Bewitching shrub colors late autumn days

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As the sun dips lower in the sky and Mother Nature prepares for a winter nap, the witch hazels begin to bloom.

Native to the woodland understory of the eastern United States, the common witch hazel (Hamamelis virginiana) is hardy in USDA Zones 3-8. Its spice-scented yellow flowers begin blooming in October and November, and some cultivars bloom into March.

The common witch hazel is the only Pennsylvania shrub or tree to bloom in late autumn. Often classified as a shrub because of its multiple stems, it can grow 15-20 (rarely 30) feet in height with a spreading vase shape. It is best used as a small tree in the landscape, sited in partial shade near a home or in a shrub border.

Witch hazel has a long history of medicinal use. Native Americans used the leaves and bark as a poultice or tea to reduce inflammation and fever. Today, witch hazel is used in cosmetics, and a lotion of the extract and alcohol is marketed as a first aid for abrasions and skin irritations.

Forked stems of this plant have been used as "divining rods," too. The stems are said to dip down when held over underground water, thereby locating the site of a future well, a practice known as "water witching."

Witch hazel is a genus of deciduous slow-growing small trees and shrubs native to Asia, the eastern United States and Mexico. There are five species and nearly 100 cultivars, all of which are multi-stemmed. Most are upright with broad-spreading, open canopies and have great value in lighting up an otherwise drab, dormant landscape.

Depending on the species or cultivar, they have bright yellow, apricot to orange or red flowers that last about one month. Each bloom has four wispy petals radiating outward. The petals vary in length according to species. Individual flowers may not be showy, yet because they are arranged in clusters by the hundreds along branches and twigs, their effect is mesmerizing.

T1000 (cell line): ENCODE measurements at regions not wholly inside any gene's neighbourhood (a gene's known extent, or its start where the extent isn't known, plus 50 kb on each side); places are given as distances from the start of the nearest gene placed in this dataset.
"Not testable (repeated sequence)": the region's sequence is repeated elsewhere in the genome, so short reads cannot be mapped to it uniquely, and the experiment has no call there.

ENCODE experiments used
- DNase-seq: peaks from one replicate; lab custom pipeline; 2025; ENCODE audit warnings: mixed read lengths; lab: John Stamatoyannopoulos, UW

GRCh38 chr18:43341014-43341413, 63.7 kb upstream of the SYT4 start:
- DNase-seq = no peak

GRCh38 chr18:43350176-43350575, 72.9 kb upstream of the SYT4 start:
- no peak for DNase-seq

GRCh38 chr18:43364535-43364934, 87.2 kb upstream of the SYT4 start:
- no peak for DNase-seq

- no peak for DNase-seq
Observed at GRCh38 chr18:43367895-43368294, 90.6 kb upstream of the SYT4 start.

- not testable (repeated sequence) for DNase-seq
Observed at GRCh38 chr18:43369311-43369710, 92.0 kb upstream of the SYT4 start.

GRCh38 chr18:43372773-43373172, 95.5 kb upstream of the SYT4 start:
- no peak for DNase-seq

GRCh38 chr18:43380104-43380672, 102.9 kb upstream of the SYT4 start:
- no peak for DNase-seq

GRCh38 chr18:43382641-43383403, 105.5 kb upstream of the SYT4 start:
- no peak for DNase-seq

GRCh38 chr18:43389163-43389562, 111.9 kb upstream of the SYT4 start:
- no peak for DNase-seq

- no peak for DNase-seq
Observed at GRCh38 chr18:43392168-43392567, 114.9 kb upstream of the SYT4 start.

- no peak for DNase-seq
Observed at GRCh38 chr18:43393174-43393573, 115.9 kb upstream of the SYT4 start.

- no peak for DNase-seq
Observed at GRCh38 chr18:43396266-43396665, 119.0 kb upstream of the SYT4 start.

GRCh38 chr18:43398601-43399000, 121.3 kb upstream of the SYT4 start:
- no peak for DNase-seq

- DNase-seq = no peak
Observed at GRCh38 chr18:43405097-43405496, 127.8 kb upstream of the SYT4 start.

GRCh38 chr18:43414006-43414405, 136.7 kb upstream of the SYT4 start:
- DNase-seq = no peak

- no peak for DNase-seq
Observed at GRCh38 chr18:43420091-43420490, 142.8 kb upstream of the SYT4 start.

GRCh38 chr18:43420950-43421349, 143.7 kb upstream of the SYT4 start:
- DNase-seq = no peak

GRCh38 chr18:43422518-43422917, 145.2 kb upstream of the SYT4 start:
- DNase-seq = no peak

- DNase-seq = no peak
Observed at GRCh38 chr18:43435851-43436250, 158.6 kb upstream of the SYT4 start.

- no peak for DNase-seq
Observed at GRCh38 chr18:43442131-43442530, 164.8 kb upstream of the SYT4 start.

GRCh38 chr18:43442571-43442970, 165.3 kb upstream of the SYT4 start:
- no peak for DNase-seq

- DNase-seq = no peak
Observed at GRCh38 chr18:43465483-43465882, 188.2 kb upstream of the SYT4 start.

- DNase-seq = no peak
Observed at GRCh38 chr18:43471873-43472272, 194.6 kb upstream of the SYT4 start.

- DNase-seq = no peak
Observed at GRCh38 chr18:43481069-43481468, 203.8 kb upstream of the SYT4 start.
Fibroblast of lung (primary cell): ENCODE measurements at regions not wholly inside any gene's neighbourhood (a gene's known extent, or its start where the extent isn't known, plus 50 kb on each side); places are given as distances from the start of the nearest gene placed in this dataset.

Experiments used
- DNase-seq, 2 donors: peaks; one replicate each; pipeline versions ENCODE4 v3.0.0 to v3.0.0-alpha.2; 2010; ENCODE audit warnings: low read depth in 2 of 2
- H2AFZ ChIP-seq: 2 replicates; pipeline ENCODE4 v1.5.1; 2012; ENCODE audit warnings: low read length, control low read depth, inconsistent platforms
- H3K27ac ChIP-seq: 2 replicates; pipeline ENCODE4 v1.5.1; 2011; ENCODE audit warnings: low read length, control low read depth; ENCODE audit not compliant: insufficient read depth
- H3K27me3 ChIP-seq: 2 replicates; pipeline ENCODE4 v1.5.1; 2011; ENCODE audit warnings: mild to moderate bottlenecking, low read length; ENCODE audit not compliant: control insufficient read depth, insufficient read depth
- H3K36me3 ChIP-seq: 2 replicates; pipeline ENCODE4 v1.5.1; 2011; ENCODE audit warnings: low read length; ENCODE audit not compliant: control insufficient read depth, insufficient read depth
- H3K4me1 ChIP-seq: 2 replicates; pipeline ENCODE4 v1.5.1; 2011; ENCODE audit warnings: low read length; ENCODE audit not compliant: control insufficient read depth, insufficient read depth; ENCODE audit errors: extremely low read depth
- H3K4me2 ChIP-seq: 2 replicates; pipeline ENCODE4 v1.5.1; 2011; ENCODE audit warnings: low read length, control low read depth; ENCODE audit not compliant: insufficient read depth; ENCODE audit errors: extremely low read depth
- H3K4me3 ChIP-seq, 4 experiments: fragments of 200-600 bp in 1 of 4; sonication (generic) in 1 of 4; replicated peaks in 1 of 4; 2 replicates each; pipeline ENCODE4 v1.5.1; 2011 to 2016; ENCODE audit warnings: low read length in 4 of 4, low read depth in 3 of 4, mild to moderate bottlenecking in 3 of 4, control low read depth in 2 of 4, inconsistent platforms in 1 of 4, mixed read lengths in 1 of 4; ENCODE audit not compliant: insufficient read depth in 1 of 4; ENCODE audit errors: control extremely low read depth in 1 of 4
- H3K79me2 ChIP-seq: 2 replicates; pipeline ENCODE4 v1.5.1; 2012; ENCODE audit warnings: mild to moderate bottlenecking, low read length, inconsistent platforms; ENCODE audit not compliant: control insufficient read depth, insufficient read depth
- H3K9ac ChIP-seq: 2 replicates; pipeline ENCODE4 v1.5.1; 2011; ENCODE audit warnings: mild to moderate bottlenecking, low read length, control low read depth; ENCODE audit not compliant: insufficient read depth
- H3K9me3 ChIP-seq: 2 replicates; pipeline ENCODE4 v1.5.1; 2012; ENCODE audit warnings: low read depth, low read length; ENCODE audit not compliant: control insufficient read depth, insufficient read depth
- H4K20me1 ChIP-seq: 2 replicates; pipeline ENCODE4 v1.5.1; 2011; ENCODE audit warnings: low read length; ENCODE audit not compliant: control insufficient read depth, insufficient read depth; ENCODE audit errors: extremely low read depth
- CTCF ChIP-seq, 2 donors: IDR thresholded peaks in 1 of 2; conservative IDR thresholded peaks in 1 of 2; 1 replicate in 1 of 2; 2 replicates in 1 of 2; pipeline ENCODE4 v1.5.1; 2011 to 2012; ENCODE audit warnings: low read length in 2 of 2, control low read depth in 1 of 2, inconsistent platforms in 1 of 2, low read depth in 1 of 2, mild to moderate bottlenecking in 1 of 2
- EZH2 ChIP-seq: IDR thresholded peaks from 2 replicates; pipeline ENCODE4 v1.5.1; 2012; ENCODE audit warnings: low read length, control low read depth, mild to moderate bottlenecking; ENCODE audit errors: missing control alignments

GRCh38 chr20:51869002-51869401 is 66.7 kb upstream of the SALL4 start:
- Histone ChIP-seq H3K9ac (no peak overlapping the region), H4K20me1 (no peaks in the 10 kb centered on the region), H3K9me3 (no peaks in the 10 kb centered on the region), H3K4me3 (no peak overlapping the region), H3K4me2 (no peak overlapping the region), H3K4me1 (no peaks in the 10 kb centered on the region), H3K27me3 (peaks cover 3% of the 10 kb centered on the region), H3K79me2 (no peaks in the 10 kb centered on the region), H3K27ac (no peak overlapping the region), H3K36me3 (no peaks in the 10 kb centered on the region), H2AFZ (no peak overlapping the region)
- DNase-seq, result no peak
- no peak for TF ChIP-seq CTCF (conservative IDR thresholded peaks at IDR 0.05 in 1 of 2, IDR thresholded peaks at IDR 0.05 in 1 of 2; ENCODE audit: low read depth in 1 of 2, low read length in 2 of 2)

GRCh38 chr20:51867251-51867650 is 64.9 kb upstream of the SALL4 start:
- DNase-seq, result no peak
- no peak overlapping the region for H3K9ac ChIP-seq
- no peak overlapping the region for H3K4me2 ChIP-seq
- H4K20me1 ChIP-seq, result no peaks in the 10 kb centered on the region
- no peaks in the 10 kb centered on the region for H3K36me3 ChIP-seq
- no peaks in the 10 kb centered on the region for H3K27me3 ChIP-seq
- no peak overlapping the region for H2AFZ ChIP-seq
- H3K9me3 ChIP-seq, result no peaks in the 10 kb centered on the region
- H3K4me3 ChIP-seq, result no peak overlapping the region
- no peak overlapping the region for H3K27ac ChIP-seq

Witch hazels need a chilling time below 45 degrees before they flower and may bloom earlier in a mild winter. Their flowers are adapted to winter cold, averting freeze damage by closing when temperatures drop.

They thrive in well-drained organic-rich acidic soil. They prefer partial shade but can tolerate full sun if they receive adequate water, especially during periods of drought. Plants grown in full sun will exhibit denser foliage and flower more heavily than those grown in shade.

Another U.S. native, vernal witch hazel (vernalis), is hardy in USDA Zones 4-8 and grows along stream banks in Missouri and Arkansas. Its yellow to reddish and deeply fragrant flowers are the smallest but most profuse of all the witch hazels. Flowers bloom in January, sometimes by Christmas in mild winters. More shrubby that other species and maturing at 6 to 10 feet in height, vernal witch hazel colonizes and, with its attractive golden fall foliage, can be massed as a screen or unpruned hedge.

There are two Asian witch hazel species, both hardy in USDA Zones 5-8, that bloom in February-March. They include Chinese witch hazel (H. mollis) and Japanese witch hazel (H. japonica). Both have classic spidery witch hazel flowers, but H. mollis is the most fragrant witch hazel, while H. japonica boasts superb fall foliage. These species have been bred with our native witch hazels to create plants that add greatly to the home landscape. In the 1940s, crosses or hybrids of the Asian species, found in Boston's Arnold Arboretum and in Europe, were classified as a separate species, Hamamelis xintermedia (USDA Zones 5-8).

Whether you're choosing a witch hazel for fragrance, floral impact or fall foliage, there are cultivars suited for each use. Cultivars have also been selected for losing their leaves before the flowers appear, one of the less desired traits of native species. Some recommended cultivars include:

•'Arnold Promise': vase-shaped, with fragrant light yellow, late-winter blooms, and red and yellow fall color. Grows 15-20 feet tall and 10-12 feet wide. Introduced by the Arnold Arboretum.

• 'Jelena': Belgian cultivar, more horizontal in habit with early to midwinter copper-orange flowers and good orange-red fall foliage. Grows 15 feet tall and wide.

• 'Diane': Belgian cultivar, late winter bloom of deep red flowers fading to copper and vivid red, yellow and orange fall color. Grows 10 feet tall and wide.

• 'Pallida': Early flowering with soft yellow, very fragrant blooms and yellow fall color. An RHS selection, grows 8 feet tall and 15 feet wide.

• 'New Year's Gold' and 'Orange Sunrise': Both cultivars of H. vernalis that lose their leaves before they flower in the fall.

Witch hazels are perfect for a modest-sized garden and their tree-like habit allows for underplanting of choice groundcovers, bulbs and shade-loving perennials. Be sure to site them where you can enjoy their flowers from inside a warm house or up close in a part of the garden where you can appreciate their subtle beauty. Whether used as a specimen or grouped for effect, low-maintenance witch hazels are a delight in the fall and winter landscape and a promise that spring will come again.


Elise Ford is a Penn State master gardener. Columns by master gardeners sometimes appear in place of the Garden Q&A by Sandy Feather, a Penn State Extension educator.

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